Speak, listen, challenge and inspire

So last Saturday the alarm went off early ready for a 7:30am pick up. Why up so early? Well it was Northern Rocks. A day where 500 primary, secondary and FE teachers gather at Leeds Beckett university in the name of becoming better teachers. The wealth and experience in the speakers was something to behold and definitely made workshop choices rather difficult.

As the day progressed certain messages were coming out. Similar themes were popping up in the sessions I had selected to attend. Themes that resonated loudly with my own experiences and teaching practice, especially this year.

The First theme: The quality and use of speaking and listening.

This was present in all of the workshops I attended. The need for children have a language rich environment in order to describe the world around them. I have always felt that speaking and listening needs to have a greater emphasis in the curriculum, especially further up. In EYFS the children learn through play and discussion; however this gets lost as children get older and the focus shifts to reading and writing. But as Ros Wilson said in her session, ‘If the children can’t say it then they can’t write it’ – how true! Mary Myatt backed this up totally asking, ‘Why do we privilege writing and reading before speaking and listening?’ In answer to her question; I have absolutely no idea. Children need to hear vocabulary in order to extend it. They need to understand language, the meaning of words and the subtle shades they have in meaning in order for them to express themselves eloquently. Also they need this in order to be skilled readers and have the ability to play with language structures as a writer.

As a year 6 teacher, I know that without the exposure to wide, rich and high level vocabulary children will not cope with the current assessment system as it stands. They need access to quality texts which will challenge and deepen their understanding of language in order to tackle the reading paper. They need to have almost swallowed a thesaurus in one sense in order to tackle some of the synonym and antonym questions that appear on the grammar paper. If we don’t allow our children to develop their use of language then we really are setting them up to fail.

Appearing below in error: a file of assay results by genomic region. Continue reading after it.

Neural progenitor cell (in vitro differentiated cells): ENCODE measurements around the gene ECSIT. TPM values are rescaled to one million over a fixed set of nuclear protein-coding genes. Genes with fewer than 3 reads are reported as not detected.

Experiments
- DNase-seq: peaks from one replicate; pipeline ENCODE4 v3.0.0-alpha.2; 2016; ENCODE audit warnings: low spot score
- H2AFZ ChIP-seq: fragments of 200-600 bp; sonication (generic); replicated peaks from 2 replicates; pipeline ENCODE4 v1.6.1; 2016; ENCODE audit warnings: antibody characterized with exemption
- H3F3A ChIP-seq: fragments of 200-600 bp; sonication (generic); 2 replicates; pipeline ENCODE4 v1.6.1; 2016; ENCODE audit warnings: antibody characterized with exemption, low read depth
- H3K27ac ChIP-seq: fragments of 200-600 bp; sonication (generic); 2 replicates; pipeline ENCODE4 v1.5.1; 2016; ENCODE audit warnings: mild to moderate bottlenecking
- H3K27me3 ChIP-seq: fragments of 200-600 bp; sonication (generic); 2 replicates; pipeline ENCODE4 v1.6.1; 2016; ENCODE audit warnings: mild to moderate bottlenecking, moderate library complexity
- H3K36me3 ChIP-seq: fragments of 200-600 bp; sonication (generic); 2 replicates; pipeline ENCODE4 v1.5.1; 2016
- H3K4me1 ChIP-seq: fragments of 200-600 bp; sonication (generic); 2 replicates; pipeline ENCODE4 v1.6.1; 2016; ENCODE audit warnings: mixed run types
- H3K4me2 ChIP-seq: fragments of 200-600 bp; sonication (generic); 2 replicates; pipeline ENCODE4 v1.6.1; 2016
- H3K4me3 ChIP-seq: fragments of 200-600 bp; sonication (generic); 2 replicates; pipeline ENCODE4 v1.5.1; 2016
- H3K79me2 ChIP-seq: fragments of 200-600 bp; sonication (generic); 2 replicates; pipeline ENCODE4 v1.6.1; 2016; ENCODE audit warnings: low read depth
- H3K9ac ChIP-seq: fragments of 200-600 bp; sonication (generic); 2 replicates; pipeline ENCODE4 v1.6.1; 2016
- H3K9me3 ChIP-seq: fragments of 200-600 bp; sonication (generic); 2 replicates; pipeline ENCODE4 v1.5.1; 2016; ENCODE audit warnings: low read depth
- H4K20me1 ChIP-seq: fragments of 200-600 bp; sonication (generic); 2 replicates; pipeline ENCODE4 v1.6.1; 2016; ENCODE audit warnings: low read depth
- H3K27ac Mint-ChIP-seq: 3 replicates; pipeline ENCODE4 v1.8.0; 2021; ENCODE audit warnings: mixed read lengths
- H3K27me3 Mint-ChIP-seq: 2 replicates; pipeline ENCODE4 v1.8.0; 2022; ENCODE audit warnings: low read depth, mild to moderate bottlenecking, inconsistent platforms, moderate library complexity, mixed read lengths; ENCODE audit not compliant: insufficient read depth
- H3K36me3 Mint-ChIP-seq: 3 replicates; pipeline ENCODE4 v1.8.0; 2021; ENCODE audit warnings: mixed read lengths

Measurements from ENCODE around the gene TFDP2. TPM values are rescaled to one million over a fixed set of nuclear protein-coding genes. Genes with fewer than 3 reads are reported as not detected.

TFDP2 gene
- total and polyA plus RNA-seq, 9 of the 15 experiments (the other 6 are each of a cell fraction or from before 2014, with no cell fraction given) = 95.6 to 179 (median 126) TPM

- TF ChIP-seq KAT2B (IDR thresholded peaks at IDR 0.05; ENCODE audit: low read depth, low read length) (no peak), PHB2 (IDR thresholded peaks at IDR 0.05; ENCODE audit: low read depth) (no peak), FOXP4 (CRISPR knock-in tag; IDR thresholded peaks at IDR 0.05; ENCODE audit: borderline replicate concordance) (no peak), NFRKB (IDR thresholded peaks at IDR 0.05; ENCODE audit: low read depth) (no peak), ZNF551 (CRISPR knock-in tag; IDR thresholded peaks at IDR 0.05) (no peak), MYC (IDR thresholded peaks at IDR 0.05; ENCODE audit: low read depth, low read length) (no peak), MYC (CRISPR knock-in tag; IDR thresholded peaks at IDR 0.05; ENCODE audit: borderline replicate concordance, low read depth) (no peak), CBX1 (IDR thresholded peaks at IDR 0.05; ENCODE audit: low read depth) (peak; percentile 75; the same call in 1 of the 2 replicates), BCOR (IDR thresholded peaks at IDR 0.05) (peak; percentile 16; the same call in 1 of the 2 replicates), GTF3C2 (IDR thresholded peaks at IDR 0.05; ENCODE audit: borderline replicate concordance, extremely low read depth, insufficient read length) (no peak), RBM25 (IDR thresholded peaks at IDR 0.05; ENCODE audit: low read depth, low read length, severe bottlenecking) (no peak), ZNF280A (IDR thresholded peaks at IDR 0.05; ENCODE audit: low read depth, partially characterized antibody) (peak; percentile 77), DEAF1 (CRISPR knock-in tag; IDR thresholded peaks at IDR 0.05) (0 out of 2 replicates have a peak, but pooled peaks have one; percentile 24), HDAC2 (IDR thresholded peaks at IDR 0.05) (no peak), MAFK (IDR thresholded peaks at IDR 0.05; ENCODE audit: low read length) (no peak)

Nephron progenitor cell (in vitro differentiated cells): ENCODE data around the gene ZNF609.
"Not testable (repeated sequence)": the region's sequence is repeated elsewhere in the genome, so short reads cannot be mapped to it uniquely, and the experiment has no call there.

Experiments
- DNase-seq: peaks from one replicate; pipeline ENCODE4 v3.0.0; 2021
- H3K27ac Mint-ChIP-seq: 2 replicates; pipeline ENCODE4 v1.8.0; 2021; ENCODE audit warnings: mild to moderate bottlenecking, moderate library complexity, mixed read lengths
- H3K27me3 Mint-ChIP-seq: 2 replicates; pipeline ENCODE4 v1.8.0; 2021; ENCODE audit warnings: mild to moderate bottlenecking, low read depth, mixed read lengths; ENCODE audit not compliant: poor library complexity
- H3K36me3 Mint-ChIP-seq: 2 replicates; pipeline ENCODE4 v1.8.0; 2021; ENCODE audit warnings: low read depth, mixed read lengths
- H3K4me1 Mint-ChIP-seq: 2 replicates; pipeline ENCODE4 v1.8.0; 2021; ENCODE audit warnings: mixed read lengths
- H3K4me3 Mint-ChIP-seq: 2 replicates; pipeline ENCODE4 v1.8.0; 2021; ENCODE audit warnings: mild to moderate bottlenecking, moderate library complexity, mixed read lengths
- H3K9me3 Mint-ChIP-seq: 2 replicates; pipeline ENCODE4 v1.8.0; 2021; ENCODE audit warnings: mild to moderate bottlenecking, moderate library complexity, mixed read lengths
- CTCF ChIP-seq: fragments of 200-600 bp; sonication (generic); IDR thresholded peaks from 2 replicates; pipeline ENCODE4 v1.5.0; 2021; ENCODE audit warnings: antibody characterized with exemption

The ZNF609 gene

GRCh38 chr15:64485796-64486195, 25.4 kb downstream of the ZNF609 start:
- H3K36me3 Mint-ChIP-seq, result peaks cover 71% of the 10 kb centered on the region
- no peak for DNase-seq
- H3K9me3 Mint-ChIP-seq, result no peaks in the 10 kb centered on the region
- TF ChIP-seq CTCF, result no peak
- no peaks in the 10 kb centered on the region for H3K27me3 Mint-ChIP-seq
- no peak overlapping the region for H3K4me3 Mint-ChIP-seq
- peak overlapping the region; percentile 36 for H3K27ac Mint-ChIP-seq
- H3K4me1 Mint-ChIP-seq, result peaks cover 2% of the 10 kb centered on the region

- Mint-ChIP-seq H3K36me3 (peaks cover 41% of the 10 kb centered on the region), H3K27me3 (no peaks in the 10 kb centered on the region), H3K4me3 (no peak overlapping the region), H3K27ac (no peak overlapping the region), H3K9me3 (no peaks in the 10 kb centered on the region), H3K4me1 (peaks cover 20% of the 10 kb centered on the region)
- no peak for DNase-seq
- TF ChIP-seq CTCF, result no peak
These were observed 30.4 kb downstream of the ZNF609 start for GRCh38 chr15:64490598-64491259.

The second theme: Challenge, challenge, challenge!

The age old argument – coverage vs depth of learning. For me personally I would always go for depth of learning. I would rather my children left with a solid understanding in a few of areas than a vague idea pitted with misconceptions in lots areas. If I am going to teach it, I am going to do it right, I am going to do it and the children justice. At the start of his talk Alex Quigley said, ‘In trying to fix everything, we struggle to fix anything.’ And I must say he has an excellent point. Things need to be embedded well in order to have an impact.

Mary Myatt talked a lot about high challenge with low threat. It was interesting to hear her talk about how we should pitch high and un-pick concepts through discussion. This really struck a chord with me as it is how I have worked all year. I have taken on some very challenging texts with my class this year and they have excelled way beyond my expectations. Why? Because I gave them the opportunity to. This year I have covered both Frankenstein and Macbeth with my class. Some of the discussions I have held in my classroom have been incredibly advanced for year 6, to the point where my TA shared a picture of some of the GCSE questions her daughter is doing and they are some of the questions I have posed to my own class. How is Macbeth manipulated? Who has the power in the Macbeths relationship? How are women portrayed by William Shakespeare in the play? My class have handled these conversations brilliantly, with children of all abilities offering insightful and thoughtful contributions.

The third theme: Inspire!

I want to inspire the children I teach. I want them to be immersed totally in what they are doing. Why? Well simply because I want them to enjoy learning and also I have always found that if the pupils are ‘feeling it’ then outcomes are much better as they have a greater investment in it.